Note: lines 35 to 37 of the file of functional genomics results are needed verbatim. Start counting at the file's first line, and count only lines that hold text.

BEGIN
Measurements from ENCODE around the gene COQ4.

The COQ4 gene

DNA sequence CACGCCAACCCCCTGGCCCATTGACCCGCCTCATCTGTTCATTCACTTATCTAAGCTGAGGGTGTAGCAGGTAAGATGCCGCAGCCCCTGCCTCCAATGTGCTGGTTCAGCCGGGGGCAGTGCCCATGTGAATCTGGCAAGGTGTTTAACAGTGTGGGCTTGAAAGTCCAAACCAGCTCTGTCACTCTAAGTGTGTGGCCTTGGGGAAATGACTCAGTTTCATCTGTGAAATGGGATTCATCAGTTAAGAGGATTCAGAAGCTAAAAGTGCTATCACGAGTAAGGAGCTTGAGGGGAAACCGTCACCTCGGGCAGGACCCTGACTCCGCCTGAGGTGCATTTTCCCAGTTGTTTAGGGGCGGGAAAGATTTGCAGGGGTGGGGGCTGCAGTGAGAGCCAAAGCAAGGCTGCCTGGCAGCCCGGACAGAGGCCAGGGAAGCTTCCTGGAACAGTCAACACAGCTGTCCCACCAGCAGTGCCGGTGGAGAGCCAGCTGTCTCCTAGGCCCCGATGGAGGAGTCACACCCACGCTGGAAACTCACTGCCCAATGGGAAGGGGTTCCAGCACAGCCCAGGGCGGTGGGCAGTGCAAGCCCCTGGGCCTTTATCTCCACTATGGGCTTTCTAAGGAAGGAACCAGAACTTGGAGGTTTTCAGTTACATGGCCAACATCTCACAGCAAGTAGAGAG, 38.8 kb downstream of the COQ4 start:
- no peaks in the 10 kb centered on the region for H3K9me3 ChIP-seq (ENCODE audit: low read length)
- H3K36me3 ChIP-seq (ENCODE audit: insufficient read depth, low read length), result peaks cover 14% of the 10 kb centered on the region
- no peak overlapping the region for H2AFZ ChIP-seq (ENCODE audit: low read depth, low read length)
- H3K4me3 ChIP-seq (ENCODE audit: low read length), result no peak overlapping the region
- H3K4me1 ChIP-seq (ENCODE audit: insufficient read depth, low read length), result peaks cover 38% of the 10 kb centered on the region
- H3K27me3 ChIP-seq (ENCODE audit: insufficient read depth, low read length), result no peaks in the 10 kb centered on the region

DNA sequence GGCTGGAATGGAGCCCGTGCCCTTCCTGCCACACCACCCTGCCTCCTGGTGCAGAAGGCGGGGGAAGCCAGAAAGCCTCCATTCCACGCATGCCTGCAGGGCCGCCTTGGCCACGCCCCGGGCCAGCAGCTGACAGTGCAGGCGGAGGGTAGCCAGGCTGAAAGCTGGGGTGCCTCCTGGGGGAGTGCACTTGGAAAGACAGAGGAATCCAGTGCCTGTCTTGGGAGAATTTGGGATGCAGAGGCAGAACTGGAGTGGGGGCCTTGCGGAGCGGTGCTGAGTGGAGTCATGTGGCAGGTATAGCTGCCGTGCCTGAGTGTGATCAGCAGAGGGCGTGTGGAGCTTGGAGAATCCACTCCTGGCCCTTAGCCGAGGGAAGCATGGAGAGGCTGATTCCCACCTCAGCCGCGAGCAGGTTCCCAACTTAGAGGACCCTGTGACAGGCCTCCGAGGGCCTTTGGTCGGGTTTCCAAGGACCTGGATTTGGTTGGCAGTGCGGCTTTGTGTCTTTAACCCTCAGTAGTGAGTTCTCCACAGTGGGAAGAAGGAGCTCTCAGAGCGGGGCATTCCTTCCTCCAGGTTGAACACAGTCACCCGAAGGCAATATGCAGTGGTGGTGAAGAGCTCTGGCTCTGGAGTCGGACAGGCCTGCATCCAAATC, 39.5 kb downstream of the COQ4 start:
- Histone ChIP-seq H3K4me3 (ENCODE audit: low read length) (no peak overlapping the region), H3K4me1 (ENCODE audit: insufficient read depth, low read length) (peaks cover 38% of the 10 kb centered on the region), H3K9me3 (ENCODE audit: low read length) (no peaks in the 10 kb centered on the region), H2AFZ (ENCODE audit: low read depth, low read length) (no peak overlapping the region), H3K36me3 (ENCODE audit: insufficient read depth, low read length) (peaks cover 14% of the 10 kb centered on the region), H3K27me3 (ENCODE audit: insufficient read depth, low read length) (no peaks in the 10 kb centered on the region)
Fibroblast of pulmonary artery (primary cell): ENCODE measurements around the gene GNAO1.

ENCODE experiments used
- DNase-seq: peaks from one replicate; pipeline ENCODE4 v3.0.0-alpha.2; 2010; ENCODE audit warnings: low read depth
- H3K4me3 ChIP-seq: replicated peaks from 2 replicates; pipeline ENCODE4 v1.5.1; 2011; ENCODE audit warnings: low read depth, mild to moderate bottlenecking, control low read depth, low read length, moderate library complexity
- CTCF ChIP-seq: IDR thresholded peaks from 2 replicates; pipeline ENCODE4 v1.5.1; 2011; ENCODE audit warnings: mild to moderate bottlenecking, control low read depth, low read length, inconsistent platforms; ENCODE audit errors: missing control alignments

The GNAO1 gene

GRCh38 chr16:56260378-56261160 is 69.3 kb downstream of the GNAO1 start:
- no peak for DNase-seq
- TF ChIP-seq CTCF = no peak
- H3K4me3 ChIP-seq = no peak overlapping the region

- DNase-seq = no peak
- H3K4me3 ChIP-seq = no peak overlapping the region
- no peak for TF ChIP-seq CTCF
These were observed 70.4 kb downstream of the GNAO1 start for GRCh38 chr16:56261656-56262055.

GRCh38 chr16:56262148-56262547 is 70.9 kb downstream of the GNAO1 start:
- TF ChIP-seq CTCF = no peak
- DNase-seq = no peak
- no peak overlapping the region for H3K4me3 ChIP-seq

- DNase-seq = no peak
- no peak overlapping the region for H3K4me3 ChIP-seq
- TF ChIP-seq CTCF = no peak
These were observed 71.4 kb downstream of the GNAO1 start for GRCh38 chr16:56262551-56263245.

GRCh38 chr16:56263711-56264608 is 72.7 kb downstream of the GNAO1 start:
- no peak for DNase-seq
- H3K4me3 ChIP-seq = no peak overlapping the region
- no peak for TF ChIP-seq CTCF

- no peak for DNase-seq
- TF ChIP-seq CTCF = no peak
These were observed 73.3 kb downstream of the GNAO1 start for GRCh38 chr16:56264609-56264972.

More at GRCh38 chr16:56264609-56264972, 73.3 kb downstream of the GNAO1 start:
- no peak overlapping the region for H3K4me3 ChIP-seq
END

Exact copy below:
- no peak for DNase-seq
- H3K4me3 ChIP-seq = no peak overlapping the region
- no peak for TF ChIP-seq CTCF